When people see all the back to school sales and advertisements, they think of students. But for the multitudes of teachers, those sales have other significant meanings. For teachers, back to school can mean putting the kids back in daycare, returning home from that extensive trip, finishing s major home project, or leaving that summer job. Yet, I know from years of experience as a teacher that back to school also means stocking up on necessary school items. Although back to school probably doesn’t mean purchasing a dozen pairs of jeans and cool t-shirts, the shopping is an important end of summer ritual. Still, it may not be easy to know that items to stock up on. Having gone through the ritual many times myself, and having snooped around the desks of many of my colleagues, I can recommend some central purchases to help teachers maneuver the back to school frenzy and make the beginning of the year just a little bit easier.
Ever year, teachers ask students to keep journals or take notes in one notebook. For some students this means getting off on the wrong foot because of not purchasing the notebook. Many stores such as Target, K-Mart, Walgreens, and Rite Aid advertise back to school sales on notebooks for as little as 10 for a $1. You can purchase folders and filler paper for the same or less money. Keeping lots of these items stocked in your classroom can save on frustration later on. I know one teacher who keeps items with the school bookkeeper and sends students to the bookkeeper to purchase missing items. Whatever your style, it is a good idea to take a proactive approach and purchase notebooks, folders, and filler paper during the back to school sales. It can save you money and aggravation.
Besides purchasing notebooks, many teachers recommend hitting back to school sales for pencils, pens, and school planners. One of my friends checks the store flyers in each Sunday paper so that he can shop whenever they offer a tremendous back to school sale. If you’re not one to flyer shop, I recommend your local Dollar Store. By filling out a form at some local Dollar Stores, you receive a card for another 10% off of educational purchases. I usually pick up at least a dozen planners at the dollar store. When a student has trouble keeping track of homework in the first week or two, I try to give him or her a short encouraging talk and a planner. It gets us off on a better track, and directs the student towards an important skill. Not all my planners are used, but by giving some class time for students to fill in their homework, I’m increasing the odds that they will use them. The Dollar Store also sells stickers and other motivational items at a good price. Remember that just because it is a dollar doesn’t mean it is a good deal. Check around. During one back to school sale, I found 200 rewards stickers at Target for only a little more than 20 would cost at the Dollar Store.
Finally, I recommend visiting your local library to learn about book sales. In my city, the library system has its own store where they sell discontinued books for as little as a dime. I always visit this outlet a few times a summer to stock up on my classroom library. Summer yard sales, used book stores, and teacher discount cards for chain retail stores are also a good way to stock up. Try locally owned book store proprietors too. By talking directly to a comic book store owner, my friend got a great deal on an enormous box of comic books for his reluctant readers.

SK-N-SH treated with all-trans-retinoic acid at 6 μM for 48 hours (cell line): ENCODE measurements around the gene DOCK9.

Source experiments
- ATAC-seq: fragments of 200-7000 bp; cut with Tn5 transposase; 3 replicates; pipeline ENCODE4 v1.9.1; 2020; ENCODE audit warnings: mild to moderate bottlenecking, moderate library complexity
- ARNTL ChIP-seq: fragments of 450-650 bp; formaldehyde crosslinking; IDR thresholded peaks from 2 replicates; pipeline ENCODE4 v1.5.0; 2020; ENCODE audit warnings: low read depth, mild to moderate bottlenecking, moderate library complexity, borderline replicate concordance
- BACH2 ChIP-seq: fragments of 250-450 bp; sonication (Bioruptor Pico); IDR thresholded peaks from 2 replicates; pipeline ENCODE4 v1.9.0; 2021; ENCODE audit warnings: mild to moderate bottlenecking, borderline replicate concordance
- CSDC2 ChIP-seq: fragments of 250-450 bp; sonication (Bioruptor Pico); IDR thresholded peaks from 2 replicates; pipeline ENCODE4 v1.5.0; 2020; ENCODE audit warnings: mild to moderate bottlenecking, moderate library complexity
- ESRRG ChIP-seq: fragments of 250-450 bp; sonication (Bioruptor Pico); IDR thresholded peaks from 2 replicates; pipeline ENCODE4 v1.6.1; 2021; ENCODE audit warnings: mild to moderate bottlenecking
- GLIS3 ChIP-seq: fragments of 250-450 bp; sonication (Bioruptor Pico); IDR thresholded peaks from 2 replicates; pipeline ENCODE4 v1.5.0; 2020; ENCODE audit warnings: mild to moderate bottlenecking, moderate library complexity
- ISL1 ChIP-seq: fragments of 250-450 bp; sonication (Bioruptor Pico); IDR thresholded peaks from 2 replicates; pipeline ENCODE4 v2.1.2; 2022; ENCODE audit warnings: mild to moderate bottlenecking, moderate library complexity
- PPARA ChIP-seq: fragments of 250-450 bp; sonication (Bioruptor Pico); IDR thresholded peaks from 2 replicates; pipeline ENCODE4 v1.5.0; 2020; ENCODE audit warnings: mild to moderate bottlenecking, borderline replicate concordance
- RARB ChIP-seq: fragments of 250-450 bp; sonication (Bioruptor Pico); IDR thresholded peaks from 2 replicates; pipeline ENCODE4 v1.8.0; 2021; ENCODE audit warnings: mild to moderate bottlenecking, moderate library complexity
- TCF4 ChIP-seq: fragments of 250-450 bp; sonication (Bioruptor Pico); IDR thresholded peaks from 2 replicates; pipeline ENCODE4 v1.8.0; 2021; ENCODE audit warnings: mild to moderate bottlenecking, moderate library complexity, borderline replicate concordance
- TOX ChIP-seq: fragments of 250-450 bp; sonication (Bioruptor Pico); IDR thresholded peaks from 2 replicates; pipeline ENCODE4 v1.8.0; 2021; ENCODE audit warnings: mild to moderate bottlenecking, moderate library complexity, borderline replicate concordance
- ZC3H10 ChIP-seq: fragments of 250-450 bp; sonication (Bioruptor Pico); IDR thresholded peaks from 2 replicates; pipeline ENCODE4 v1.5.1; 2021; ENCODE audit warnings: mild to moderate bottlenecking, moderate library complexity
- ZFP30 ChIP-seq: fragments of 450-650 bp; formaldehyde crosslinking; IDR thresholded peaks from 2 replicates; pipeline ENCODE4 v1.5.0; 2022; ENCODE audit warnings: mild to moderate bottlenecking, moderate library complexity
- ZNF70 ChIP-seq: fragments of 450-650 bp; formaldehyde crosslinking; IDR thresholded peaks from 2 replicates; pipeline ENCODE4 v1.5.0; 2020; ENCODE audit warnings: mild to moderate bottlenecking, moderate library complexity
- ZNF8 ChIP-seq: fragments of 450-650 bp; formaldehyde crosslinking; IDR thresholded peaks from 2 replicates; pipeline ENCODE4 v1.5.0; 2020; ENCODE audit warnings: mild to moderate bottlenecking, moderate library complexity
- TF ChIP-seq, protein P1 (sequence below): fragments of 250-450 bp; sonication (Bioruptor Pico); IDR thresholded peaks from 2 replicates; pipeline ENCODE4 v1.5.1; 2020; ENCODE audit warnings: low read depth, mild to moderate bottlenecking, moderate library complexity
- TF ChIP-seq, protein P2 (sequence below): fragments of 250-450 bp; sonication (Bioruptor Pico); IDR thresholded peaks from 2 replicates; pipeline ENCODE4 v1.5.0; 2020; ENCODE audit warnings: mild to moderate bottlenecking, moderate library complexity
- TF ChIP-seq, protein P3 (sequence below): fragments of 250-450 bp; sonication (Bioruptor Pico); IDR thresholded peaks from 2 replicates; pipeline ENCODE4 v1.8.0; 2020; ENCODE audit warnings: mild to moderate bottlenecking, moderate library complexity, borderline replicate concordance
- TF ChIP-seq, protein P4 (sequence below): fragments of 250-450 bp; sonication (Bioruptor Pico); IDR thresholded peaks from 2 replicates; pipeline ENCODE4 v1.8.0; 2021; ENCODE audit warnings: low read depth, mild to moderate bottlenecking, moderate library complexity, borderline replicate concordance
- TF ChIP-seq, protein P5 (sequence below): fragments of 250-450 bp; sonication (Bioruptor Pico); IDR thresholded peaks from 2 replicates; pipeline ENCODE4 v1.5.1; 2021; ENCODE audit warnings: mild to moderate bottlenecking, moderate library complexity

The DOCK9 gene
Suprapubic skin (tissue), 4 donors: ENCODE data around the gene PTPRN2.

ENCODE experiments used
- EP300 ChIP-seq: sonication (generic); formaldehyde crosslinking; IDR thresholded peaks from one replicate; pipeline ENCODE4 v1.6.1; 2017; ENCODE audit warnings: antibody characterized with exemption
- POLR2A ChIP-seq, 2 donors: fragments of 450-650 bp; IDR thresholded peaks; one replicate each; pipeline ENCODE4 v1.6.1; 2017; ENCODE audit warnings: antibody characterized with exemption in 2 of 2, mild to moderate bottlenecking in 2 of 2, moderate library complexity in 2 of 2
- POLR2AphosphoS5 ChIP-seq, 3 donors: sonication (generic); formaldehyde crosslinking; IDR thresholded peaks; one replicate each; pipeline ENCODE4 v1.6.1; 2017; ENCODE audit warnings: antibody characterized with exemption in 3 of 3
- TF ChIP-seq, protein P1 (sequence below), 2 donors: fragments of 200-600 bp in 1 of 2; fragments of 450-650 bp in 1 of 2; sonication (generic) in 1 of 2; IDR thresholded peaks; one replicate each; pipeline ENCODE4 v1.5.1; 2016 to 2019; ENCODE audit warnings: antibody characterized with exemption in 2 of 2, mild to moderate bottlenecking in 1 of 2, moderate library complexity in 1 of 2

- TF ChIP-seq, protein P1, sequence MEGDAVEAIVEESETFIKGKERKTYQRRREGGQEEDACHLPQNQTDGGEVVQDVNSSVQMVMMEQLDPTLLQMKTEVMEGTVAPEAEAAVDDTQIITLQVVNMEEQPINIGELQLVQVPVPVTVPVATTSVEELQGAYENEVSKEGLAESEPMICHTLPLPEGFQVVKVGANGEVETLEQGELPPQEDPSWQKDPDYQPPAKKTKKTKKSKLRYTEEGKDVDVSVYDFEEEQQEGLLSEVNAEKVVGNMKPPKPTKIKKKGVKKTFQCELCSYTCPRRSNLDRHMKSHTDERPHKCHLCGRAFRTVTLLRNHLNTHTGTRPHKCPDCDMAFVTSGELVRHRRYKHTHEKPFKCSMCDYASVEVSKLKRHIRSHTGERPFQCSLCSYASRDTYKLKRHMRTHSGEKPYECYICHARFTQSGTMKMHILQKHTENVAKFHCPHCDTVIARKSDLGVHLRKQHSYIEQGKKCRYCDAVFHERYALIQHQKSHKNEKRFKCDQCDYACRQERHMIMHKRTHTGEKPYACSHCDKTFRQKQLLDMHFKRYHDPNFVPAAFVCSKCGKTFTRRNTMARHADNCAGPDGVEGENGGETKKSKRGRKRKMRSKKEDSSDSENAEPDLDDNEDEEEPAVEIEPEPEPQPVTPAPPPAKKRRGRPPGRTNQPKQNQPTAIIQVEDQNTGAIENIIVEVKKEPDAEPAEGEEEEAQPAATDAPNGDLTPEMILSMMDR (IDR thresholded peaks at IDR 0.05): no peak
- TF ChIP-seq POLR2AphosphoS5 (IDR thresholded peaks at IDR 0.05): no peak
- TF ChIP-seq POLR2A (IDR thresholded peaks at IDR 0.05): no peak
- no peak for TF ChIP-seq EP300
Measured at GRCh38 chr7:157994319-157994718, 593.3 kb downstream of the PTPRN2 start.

I highly recommend two essential back to school wardrobe items for any teachers.
The first back to school must-have is a solid pair of shoes. Teachers stand on their feet for most of the day and need the support. I talked to a physical therapist who told me that one of the first pieces of advice she gives patients is to invest in a pair of comfortable work shoes. For men or women, I recommend Dansko and Dr. Marten brand shoes. Both companies make shoes with comfortable soles yet are stylish enough for work. I used to buy cheaper pairs of shoes and found that, in this area, the investment is definitely worth it.
The second back to school investment is a suit jacket with pockets. I use the word “suit” lightly. The jacket can even be a button-up sweater or vest and it does not need to be formal. In fact, the zanier the better, but good, deep pockets are essential for teaching. In my pockets, I store hall passes, board markers, and pens. This year I bought a purple jacket. Last year I wore black. I know some elementary teachers who, instead of a jacket, bought aprons with pockets and then decorated them with themes from their classroom. Whether a jacket, sweater, or apron, remember, when you’re out doing your back to school shopping, that pockets save time and help you stay organized by keeping every day items right at your finger tips.
Depending on the subject and grade you teach, I’m sure there are additional items you may need. These are just those essentials, like a can of beans in the pantry, that I recommend for any returning professional. If you’re reluctant to hit the back to school sales, at least invest in a comfy pair of quality shoes.